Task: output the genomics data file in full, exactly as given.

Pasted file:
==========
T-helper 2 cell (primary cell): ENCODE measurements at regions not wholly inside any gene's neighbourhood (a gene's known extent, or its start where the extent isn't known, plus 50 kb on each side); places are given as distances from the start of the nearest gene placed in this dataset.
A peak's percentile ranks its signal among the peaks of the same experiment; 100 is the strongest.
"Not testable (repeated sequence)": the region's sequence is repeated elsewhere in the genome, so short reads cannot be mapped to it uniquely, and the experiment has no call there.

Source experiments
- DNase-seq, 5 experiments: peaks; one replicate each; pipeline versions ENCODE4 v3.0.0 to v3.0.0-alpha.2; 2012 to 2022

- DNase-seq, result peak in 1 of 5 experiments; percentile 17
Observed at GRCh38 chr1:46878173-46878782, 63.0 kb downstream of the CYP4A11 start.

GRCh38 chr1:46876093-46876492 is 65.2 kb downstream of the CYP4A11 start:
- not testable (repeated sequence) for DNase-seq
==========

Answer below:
T-helper 2 cell (primary cell): ENCODE measurements at regions not wholly inside any gene's neighbourhood (a gene's known extent, or its start where the extent isn't known, plus 50 kb on each side); places are given as distances from the start of the nearest gene placed in this dataset.
A peak's percentile ranks its signal among the peaks of the same experiment; 100 is the strongest.
"Not testable (repeated sequence)": the region's sequence is repeated elsewhere in the genome, so short reads cannot be mapped to it uniquely, and the experiment has no call there.

Source experiments
- DNase-seq, 5 experiments: peaks; one replicate each; pipeline versions ENCODE4 v3.0.0 to v3.0.0-alpha.2; 2012 to 2022

- DNase-seq, result peak in 1 of 5 experiments; percentile 17
Observed at GRCh38 chr1:46878173-46878782, 63.0 kb downstream of the CYP4A11 start.

GRCh38 chr1:46876093-46876492 is 65.2 kb downstream of the CYP4A11 start:
- not testable (repeated sequence) for DNase-seq